credit risk consist primarily of cash and cash equivalents, receivables and investments. The
Organization maintains cash and cash equivalents with commercial banks and other major
financial institutions. At times, such amounts might exceed Federal Deposit Insurance
Corporation (“FDIC”) limits. It is the Organization’s opinion that it is not exposed to any
significant credit risks.

Concentration of revenue sources - For the years ending June 30, 2014 and 2013, approximately
95% and 87%, respectively, of the Organization’s revenue is derived from grants from Federal,
State and County government agencies.

For the years ending June 30, 2014 and 2013, approximately 18% and 71%, respectively, of the
Organization’s contributions were received from a single donor.

13

THE UNITY CARE GROUP

Notes to Financial Statements
June 30, 2014

Note 2 - Summary of significant accounting policies (continued):

Fair value of financial instruments - Financial instruments included in the Organization’s
Statements of Financial Position as of June 30, 2014 and 2013 include cash and cash equivalents,
receivables, investments, prepaids, accounts payable and accrued expenses and notes payable.
Investments are reflected in the accompanying Statements of Financial position at their estimated
fair values using methodologies described above. The remaining accounts of these instruments
represent a reasonable estimate of the corresponding fair values due to their short maturities.

Accounting for uncertainty in income taxes - The Organization evaluates its uncertain tax
positions and will recognize a loss contingency when it is probable that a liability has been
incurred as of the date of the financial statements and the amount of the loss can be reasonably
estimated. The amount recognized is subject to estimate and management judgment with respect
to the likely outcome of each uncertain tax position. The amount that is ultimately sustained for
an individual uncertain tax position or for all uncertain tax positions in the aggregate could differ
from the amount recognized. As of June 30, 2014 management did not identify any uncertain tax
positions.

The Organization is subject to potential examination by taxing authorities for income tax returns
filed in the U.S. federal jurisdiction and the State of California. The tax years that remain subject
to potential examination for the U.S. federal jurisdiction is June 30, 2012 and forward. The State
of California tax jurisdiction is subject to potential examination for fiscal tax years June 30, 2011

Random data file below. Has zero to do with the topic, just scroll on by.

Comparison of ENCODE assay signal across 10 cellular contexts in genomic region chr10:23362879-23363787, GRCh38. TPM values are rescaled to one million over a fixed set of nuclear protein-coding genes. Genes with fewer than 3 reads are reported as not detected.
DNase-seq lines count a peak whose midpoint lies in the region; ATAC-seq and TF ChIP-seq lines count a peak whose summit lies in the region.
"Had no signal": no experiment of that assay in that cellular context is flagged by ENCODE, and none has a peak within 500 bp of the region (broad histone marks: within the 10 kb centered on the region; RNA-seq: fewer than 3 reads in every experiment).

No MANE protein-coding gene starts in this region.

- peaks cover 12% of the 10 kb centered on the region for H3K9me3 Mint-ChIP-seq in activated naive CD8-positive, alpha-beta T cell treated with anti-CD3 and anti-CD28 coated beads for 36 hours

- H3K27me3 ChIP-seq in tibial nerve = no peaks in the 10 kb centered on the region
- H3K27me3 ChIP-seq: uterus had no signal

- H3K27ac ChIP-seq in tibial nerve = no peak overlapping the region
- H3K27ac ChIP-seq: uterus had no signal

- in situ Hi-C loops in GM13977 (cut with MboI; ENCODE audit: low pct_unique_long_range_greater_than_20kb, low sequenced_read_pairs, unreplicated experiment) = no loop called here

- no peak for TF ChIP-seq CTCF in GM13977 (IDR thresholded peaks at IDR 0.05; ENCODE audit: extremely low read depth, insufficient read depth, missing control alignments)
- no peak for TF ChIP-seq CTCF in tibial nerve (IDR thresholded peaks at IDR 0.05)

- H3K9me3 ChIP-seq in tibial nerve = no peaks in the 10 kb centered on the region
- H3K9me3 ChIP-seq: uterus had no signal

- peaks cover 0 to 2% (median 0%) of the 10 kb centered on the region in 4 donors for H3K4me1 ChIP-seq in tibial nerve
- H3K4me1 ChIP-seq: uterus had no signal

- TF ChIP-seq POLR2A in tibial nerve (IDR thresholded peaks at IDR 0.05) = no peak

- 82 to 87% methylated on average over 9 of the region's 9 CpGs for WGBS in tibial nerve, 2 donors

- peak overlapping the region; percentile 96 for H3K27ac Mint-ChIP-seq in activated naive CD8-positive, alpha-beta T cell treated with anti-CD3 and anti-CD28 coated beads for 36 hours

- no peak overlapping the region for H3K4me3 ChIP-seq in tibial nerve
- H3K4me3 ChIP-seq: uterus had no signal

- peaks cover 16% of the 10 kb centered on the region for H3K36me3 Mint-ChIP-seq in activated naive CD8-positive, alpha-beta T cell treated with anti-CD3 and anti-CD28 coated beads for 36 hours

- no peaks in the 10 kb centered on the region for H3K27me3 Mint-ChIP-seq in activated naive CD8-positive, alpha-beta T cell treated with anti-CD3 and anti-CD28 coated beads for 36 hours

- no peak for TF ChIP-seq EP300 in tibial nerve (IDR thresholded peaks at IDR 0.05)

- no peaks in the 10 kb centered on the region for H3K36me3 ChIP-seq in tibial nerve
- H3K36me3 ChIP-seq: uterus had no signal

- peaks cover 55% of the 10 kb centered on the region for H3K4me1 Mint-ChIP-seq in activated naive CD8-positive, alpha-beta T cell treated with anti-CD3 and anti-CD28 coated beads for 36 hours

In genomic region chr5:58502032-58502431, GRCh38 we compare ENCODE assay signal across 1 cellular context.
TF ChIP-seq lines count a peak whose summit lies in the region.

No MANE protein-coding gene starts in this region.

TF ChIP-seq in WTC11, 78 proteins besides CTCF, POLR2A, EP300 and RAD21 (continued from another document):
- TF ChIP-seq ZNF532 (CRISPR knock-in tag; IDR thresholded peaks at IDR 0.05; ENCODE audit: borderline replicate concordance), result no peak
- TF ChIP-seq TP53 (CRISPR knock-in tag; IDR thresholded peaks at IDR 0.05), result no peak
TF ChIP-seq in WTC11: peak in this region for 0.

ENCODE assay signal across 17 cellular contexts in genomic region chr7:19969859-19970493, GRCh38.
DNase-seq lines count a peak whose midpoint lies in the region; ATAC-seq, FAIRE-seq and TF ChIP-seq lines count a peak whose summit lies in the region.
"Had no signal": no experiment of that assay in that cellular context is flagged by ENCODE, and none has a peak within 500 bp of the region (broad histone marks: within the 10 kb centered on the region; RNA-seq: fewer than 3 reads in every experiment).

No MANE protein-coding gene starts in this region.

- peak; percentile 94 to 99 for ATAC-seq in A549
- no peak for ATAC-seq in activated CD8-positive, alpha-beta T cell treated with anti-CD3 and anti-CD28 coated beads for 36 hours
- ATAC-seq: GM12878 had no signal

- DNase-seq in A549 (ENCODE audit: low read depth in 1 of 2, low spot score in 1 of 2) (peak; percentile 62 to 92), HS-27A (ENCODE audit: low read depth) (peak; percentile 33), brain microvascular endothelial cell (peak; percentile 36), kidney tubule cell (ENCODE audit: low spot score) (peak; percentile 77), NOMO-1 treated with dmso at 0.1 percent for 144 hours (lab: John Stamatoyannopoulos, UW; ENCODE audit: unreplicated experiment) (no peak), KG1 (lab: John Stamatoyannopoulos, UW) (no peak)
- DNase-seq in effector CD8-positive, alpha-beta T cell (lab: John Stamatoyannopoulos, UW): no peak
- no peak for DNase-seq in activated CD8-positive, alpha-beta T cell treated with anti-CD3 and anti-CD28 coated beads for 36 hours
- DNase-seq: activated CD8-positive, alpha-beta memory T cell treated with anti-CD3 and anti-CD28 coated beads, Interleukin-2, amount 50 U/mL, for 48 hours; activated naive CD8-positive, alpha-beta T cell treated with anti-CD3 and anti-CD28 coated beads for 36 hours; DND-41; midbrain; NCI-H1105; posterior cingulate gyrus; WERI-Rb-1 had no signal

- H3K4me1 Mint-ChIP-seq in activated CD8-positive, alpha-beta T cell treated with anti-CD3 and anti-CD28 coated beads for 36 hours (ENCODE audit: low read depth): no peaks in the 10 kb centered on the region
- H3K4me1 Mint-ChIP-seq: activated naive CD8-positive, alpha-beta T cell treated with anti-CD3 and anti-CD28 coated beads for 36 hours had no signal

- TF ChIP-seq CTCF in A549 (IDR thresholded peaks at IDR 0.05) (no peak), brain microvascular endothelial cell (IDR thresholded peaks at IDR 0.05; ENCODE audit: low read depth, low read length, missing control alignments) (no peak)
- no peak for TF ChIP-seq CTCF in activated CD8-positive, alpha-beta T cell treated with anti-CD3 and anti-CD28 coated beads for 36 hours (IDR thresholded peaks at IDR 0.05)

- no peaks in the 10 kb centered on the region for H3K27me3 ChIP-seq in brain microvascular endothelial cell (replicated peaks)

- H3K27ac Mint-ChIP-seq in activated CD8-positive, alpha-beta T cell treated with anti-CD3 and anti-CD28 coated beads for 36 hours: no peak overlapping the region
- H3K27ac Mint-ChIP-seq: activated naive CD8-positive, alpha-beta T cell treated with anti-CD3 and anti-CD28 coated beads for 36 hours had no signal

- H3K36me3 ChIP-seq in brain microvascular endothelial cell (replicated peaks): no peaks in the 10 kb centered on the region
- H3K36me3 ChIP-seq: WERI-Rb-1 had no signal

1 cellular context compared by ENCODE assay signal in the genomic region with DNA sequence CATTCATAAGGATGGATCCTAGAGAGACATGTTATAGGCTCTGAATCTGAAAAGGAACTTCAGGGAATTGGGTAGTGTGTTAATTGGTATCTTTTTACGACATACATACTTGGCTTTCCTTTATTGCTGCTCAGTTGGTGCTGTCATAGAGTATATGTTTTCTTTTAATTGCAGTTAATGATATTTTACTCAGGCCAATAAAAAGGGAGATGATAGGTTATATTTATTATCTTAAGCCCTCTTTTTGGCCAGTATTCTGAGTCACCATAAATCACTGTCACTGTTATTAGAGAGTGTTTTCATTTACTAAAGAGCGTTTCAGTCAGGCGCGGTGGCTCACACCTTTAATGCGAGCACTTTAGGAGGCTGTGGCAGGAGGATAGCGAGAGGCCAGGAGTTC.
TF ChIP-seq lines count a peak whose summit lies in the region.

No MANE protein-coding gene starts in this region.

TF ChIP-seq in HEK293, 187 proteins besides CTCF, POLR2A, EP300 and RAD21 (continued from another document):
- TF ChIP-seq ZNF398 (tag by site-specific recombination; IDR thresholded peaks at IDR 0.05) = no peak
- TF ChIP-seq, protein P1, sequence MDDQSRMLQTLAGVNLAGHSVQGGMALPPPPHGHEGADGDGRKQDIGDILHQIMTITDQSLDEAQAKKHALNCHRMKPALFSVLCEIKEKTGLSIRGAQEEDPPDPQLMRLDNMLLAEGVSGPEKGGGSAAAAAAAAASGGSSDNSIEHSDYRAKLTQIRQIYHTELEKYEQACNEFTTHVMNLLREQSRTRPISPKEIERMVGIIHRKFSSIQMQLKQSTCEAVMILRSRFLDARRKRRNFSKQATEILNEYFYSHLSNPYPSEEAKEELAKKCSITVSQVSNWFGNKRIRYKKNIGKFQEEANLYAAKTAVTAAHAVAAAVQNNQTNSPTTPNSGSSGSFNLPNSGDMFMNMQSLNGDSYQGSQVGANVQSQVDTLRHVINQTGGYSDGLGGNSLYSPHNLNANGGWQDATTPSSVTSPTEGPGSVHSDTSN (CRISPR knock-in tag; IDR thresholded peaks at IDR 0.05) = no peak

and forward.

Change of accounting estimate - Management has determined a change in the functional expense
allocation based on their best estimate between Residential Services and Mental Health Services
program expenses. This will have no affect on net assets going forward or retroactively for the
year end June 30, 2013. The Statement of Functional Expenses for the year end June 30, 2013
included in these financial statement have been updated to reflect this new accounting estimate.

Additionally, certain 2013 balances have been reclassified to conform to the 2014 financial
statement presentation. These reclassifications have no effect on previously reported change in
net assets.

Subsequent events - Subsequent events are evaluated through the date of the independent
auditors' report, which is the date the financial statements were available to be issued and
determined that no material subsequent events require an estimate to be recorded or disclosed as
of June 30, 2014.

14

THE UNITY CARE GROUP

Notes to Financial Statements
June 30, 2014

Note 3 - Investments:

The Organization follows the provisions of the Fair Value Measurements and Disclosure topic of
the Financial Accounting Standard Board Accounting Standards Codification. These standards
establish a fair value hierarchy that prioritizes the inputs to valuation techniques used to measure
fair value. This hierarchy consists of three broad levels: Level 1 inputs consist of unadjusted
quoted prices in active markets for identical assets and have the highest priority; Level 2 inputs
consist of observable inputs other than quoted prices for identical assets; and Level 3 inputs have
the lowest priority. The Organization uses appropriate valuation techniques based on the
available inputs to measure the fair value of its investments. When available, the Organization
measures fair value using Level 1 inputs because they generally provide the most reliable
evidence of fair value. Level 3 inputs are only used when Level 1 or Level 2 inputs are not
available.

An investment’s classification within a level in the fair value hierarchy is based on the lowest
level of any input that is significant to the fair value measurement. The Organization’s
assessment of the significance of a particular input to the fair value measurement in its entirety
requires judgment and considers factors specific to the investment. The categorization of the
investment within the hierarchy is based upon the pricing transparency of the investment and
does not necessarily correspond to the Organization’s perceived risk of that investment.

All investments are at quoted prices in active markets for identical assets (Level 1 inputs) as

follows at June 30:

2014 2013

Mutual funds $ 216,666 $ 202,885

The following schedule summarizes the investment income and losses in the statement of